4. The drop down should now include the new SDK you just selected as an option.

Xcode 3.1.3 Updated List of Active iPhone SDKs

written by Nick \\ tags:

May 12

Coming from a Java and Eclipse world, I was spoiled by great tool support for creating accessor methods (“getters” and “setters”). Xcode is sorely lacking in this area. On my current enterprise iPhone project we have a lot of domain objects and I wasn’t looking forward to typing all those accessor methods.

After some searching I came across the tool for the job: Kevin Callahan’s Accessorizer. While it’s not an Xcode plugin (it runs as a separate app), a few clever keyboard shortcuts makes it very easy to highlight your instance variables in the Xcode editor and automagically fill in the rest of the declaration and implementation. Watch the video on Kevin’s site to see how it works.

If you’re a contract iPhone developer and you think you’ll spend more than 7.5 minutes typing accessor methods over the course of the rest of your career, then Accessorizer will pay for itself. No, this is not an affiliate promotion. I just like the tool.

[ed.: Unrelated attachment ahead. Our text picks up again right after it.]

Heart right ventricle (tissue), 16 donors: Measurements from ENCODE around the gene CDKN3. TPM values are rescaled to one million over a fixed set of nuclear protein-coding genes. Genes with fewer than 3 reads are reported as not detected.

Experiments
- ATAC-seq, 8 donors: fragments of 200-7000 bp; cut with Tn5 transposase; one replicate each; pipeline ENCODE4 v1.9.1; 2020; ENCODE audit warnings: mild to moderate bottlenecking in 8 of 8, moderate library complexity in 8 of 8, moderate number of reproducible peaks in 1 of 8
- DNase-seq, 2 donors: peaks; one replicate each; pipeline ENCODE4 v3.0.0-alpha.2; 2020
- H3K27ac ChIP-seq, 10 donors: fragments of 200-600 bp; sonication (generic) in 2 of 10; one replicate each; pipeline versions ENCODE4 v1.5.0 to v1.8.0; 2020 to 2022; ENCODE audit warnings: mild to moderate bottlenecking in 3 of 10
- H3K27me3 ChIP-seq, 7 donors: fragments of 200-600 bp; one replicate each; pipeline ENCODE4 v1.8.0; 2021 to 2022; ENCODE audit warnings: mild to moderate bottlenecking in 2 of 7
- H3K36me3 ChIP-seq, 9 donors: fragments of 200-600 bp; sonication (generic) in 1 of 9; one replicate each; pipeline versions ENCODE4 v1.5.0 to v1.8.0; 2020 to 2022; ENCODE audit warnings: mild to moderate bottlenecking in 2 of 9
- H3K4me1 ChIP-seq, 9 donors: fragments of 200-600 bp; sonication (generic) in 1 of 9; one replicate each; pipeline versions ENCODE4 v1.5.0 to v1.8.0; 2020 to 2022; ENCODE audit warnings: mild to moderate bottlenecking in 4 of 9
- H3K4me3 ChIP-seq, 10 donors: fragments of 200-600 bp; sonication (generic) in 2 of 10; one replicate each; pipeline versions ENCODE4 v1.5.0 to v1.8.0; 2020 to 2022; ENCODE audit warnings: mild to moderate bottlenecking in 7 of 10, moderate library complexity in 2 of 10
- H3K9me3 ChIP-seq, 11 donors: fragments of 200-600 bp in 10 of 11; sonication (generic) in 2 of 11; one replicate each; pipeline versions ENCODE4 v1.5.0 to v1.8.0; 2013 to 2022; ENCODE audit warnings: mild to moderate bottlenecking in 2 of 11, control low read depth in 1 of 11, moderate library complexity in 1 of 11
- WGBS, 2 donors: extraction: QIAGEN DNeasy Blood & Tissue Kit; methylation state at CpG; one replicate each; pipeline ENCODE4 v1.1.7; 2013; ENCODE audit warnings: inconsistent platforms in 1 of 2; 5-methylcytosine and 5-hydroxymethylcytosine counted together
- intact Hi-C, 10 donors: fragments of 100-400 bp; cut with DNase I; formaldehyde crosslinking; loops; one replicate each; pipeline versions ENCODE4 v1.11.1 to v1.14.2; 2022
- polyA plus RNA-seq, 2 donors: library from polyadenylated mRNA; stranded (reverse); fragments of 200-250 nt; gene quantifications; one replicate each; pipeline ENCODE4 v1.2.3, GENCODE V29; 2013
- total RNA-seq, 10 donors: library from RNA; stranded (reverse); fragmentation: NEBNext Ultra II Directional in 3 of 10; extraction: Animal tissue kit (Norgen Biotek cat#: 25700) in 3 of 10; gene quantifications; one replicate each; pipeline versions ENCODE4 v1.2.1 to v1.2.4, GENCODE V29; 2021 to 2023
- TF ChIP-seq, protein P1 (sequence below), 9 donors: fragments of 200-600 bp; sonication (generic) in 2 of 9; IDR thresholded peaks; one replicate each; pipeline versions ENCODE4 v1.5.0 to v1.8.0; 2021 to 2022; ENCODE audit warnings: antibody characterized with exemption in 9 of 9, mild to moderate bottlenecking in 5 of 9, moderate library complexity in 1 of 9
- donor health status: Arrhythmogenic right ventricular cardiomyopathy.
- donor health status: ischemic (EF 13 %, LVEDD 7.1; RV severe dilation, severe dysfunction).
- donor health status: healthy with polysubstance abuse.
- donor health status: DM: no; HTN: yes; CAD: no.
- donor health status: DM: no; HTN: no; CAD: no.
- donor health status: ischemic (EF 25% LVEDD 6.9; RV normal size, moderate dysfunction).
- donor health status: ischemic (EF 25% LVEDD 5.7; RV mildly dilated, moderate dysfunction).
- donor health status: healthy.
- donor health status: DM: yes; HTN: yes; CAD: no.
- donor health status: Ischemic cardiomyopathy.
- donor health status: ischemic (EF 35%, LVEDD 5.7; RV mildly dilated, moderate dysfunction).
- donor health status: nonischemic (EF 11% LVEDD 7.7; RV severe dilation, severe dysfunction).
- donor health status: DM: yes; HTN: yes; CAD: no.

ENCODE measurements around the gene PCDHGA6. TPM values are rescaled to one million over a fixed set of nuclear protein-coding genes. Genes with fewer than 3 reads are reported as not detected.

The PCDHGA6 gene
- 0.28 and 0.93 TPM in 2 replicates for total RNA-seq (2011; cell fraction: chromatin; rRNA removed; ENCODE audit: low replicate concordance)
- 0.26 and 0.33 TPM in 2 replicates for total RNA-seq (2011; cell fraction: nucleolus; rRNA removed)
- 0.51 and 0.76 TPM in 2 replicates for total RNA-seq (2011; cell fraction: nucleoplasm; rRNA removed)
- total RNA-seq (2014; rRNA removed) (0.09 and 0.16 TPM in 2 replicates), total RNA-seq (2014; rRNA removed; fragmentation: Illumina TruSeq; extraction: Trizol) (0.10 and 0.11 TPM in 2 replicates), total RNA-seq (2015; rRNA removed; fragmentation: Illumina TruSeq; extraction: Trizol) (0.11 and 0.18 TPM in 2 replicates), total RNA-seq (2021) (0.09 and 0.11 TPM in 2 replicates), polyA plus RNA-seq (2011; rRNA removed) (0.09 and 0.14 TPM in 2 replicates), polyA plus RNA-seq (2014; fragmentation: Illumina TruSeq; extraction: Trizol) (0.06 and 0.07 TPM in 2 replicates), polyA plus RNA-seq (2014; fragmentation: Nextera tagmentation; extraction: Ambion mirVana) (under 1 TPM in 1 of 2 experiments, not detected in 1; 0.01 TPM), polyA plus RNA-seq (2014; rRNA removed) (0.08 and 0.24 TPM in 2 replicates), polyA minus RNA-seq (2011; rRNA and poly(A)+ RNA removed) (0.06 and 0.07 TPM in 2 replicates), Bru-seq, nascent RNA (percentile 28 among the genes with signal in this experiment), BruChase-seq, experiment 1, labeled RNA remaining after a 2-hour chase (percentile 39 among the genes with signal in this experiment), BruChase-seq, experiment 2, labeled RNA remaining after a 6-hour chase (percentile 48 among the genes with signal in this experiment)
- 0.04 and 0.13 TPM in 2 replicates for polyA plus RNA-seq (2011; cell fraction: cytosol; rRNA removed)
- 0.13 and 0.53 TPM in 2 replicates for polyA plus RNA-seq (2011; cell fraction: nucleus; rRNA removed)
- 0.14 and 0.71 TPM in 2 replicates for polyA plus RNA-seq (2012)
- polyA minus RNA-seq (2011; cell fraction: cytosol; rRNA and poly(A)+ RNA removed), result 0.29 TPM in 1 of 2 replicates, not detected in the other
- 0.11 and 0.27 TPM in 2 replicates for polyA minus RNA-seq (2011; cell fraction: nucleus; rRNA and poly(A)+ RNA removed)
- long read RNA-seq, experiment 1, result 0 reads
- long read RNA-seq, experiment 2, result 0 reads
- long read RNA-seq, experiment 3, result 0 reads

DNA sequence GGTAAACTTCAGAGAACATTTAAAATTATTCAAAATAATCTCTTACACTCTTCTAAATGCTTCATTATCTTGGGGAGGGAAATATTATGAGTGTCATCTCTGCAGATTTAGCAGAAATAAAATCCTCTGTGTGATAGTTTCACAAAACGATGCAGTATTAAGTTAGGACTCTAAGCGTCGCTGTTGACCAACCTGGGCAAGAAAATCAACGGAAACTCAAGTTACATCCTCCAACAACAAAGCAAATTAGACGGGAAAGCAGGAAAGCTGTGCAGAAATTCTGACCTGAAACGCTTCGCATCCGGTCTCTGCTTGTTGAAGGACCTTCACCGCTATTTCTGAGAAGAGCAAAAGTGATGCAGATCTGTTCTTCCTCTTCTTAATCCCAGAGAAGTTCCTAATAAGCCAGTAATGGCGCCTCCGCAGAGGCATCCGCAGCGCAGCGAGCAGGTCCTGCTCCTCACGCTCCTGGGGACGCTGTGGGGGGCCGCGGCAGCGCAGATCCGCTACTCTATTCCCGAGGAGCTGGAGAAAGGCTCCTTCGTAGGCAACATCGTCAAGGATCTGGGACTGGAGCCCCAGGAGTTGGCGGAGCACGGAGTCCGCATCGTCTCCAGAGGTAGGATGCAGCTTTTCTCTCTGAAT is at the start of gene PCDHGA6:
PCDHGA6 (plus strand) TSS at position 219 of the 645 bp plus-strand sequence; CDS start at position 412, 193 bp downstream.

In Objective-C 2.0 we tend to use the @synthesize and @property statements so often that we forget how to correctly write a setter method without causing memory leaks. A bonus feature of Accessorizer is that you can study all the correct code it generates.

written by Nick

Apr 08

When you add a framework to your project in Xcode, make sure you use Path Type = “Relative to Current SDK”. There is no option for this when you add the framework. So after the framework has been added to your project, command-click on the framework and select Get Info.

Your paths should look something like this:

Why is this important?

When you start developing using both the iPhone simulator and an actual iPhone device you technically switch SDK based on your target. And it’s a real pain to have to adjust all the framework paths each time.

written by Nick